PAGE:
I’m what you consider a night person. 10 p.m. is early for me, and because of that, I often spend part of my evening looking at a screen. The problem was that I would often force myself to sleep, even though I was not sleepy.

That problem went away thanks to BON CHARGE glasses. Now I enjoy my evening and go to sleep when my body naturally feels the need.

FYI — not all blue light blocking glasses are created equal. I first purchased a $20 pair that didn’t work!

Juan David
Friend of the Blog

As far as our kids are concerned, we’ve noticed improved sleep patterns since they started wearing blue light protection, especially with our daughter, who has been intermittently struggling with falling asleep quickly.

On the other hand, our son (who is two years younger than our daughter) is an excellent sleeper and rarely has issues falling asleep in the evening. Coincidentally, he hasn’t been very consistent with wearing his pair of blue light blocking glasses, because he says he doesn’t like how the nose bridge feels on his face. (We’re considering adding some padding to make the glasses more comfortable for him.)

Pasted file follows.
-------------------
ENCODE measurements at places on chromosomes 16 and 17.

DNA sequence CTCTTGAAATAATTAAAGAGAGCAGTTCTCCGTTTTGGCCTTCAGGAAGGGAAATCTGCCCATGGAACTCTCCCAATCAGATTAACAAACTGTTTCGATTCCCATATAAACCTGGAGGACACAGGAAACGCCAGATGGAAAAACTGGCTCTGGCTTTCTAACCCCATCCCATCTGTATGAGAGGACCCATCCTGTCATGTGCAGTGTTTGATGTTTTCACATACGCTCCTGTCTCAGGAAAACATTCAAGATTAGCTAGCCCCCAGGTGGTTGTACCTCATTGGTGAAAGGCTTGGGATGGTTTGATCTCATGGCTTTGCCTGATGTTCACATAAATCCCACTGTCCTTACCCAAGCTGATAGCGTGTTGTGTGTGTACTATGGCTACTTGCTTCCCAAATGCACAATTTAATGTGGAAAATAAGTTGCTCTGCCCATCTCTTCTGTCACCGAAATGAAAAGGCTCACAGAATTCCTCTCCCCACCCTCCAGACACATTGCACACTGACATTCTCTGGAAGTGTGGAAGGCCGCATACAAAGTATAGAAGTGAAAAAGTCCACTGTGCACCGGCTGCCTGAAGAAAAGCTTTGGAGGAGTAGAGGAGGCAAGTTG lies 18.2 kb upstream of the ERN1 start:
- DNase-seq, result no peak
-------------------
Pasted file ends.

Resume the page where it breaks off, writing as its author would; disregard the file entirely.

In addition to reducing our kids’ artificial blue light exposure after sunset, we’ve also worked on increasing their exposure to sunlight in the morning, which is an important factor in supporting their circadian rhythm.

Combined, these two strategies has noticeably improved their sleep patterns.

Frequently Asked Questions

Do Blue-light Blocking Glasses Actually Work?
How does BON CHARGE compare to brands like Warby Parker and Zenni?

The primary difference between BON CHARGE’s blue light glasses and the products offered by other brands is the amount of blue light the lenses filter.

Many popular brands, including Warby Parker, offer what are called computer glasses with transparent lenses. Such glasses can help filter certain blue light frequencies emitted by digital screens to reduce eye strain and other minor issues, but they don’t filter the proper wavelengths to ensure the timely release of melatonin at night. 

For that, you need tinted glasses, such as the ones BON CHARGE offers.

You can learn more about why tinting is so important in my article about the benefits of blue light glasses, which goes into the science of blue light.

Does BON CHARGE offer a virtual try-on?